In the face of the impossible
 Mistaken Jewish Roots Teachings
 Promises in Jeremiah
 Our July Newsletter
 Doing the Works of Jesus
 What's on this weekend
 Reports from Israel
 Don't lose hope
 Eagle Prohect Global Mission
 The Danger of Jewish Roots Movements

Series [All]
 Book reviews (3)
 Daniel Juster (14)
 Fruit of the Spirit (8)
 Guy Cohen (30)
 Introduction to Messianic Judaism (9)
 Juster summer trip
 Mark Rantz (2)
 The Mitzvah Book (113)
 Tikkun Articles (5)
 Zion's Glory



Tuesday, 18 June 2019
The Afterlife #1

How important is biblical belief for the good of our society? In the 18th century, one of the greatest philosophers of all time, though not a Christian, put forth arguments that still have great force. Immanual Kant argued that three beliefs were important to a society if it was to produce a humane and lawful social order. They were: God, freedom and immortality.

Kant argued that it is obvious that human beings do not always get their just desserts in this life. Sometimes the wicked prosper and the righteous are defrauded and suffer terrible injustice. This undercuts our motivation for moral behavior. Kant said that only the belief in an afterlife, where God rewarded righteous behavior and punished evil behavior, could provide an answer to the dilemma.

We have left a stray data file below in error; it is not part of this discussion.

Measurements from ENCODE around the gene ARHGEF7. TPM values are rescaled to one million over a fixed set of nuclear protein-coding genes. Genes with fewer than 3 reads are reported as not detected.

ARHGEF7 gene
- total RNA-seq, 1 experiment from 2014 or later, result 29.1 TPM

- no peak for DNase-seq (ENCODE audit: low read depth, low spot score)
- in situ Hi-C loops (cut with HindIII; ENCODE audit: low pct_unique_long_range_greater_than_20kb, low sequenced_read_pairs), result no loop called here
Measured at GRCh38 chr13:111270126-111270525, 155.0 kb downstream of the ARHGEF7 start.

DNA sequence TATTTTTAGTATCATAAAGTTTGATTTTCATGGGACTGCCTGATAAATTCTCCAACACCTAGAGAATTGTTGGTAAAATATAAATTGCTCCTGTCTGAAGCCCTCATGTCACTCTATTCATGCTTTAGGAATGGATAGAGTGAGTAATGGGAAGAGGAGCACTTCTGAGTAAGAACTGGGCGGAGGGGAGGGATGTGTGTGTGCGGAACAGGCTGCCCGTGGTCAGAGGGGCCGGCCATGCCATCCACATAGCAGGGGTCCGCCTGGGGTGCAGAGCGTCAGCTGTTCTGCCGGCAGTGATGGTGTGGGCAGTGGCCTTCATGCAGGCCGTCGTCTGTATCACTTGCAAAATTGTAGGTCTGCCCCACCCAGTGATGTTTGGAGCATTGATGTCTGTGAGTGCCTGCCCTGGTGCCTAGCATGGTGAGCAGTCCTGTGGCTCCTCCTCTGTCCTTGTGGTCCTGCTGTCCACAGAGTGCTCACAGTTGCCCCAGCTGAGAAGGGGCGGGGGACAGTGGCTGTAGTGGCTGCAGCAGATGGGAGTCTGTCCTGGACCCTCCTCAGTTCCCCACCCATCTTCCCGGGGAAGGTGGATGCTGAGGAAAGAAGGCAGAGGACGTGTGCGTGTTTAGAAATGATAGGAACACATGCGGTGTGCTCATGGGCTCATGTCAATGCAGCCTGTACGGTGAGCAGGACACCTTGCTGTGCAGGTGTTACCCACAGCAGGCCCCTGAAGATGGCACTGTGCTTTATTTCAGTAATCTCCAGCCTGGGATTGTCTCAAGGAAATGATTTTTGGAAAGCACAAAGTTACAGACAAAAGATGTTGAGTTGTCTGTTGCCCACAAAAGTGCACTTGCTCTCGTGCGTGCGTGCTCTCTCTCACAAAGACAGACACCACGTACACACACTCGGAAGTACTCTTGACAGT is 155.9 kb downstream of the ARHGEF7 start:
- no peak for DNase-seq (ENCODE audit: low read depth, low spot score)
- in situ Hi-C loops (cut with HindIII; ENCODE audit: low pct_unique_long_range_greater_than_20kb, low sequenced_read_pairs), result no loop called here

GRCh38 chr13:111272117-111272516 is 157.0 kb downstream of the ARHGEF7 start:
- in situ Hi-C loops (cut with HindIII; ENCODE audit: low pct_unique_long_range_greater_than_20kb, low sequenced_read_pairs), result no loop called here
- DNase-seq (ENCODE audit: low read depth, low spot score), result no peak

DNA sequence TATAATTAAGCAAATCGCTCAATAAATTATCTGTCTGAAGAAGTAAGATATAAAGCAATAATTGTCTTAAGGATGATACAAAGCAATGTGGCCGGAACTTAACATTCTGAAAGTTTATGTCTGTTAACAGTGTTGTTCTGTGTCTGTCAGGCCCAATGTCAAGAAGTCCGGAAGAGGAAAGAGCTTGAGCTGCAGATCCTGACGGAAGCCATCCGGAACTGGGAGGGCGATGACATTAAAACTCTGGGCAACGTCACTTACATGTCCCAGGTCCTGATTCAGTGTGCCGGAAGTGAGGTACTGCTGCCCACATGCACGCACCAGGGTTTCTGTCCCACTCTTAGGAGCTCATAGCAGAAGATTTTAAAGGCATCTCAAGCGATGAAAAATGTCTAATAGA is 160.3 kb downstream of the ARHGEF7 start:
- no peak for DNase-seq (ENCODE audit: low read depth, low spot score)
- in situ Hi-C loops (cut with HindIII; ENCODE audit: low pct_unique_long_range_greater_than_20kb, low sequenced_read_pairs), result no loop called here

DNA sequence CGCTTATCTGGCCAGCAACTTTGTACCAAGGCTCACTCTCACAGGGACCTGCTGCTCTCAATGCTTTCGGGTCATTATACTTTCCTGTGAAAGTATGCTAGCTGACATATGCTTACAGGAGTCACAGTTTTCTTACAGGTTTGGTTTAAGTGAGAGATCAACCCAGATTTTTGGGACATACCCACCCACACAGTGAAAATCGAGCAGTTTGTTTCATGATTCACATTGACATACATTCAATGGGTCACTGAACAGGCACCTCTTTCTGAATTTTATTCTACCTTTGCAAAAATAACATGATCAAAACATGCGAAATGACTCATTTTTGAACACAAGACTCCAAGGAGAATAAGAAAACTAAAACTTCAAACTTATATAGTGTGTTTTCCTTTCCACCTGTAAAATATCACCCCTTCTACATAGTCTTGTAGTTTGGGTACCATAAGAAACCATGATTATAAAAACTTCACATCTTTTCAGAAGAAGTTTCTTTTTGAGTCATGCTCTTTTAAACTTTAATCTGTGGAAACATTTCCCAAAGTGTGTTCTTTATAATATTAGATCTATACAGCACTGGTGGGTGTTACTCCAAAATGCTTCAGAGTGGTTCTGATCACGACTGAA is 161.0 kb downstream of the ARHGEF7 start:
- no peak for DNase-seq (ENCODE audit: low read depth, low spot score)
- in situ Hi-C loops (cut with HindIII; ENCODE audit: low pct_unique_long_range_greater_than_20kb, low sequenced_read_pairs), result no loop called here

We also have to believe that we are responsible and accountable for our choices. This can only be defended if we are free creatures that can choose good or evil. I think Kant was absolutely right. Psalm 73 gives the same answer. Indeed, many of the founding fathers of the United States agreed with Kant. John Adams argued this most forcefully and held that Christian belief was necessary to a democratic republic. Only then would the people have sufficient self control and integrity.

On the other hand, it is true that in the name of religion great evil has been done. The cultural establishment in past societies has used religion to convince people to act in a way that maintains their position and power. People are told they will receive their heavenly reward only by maintaining the social order. Marx thus called religion the opiate of the people.

This first excerpt was taken from my article.

Posted By Dan Juster, 10:01am Comment Comments: 0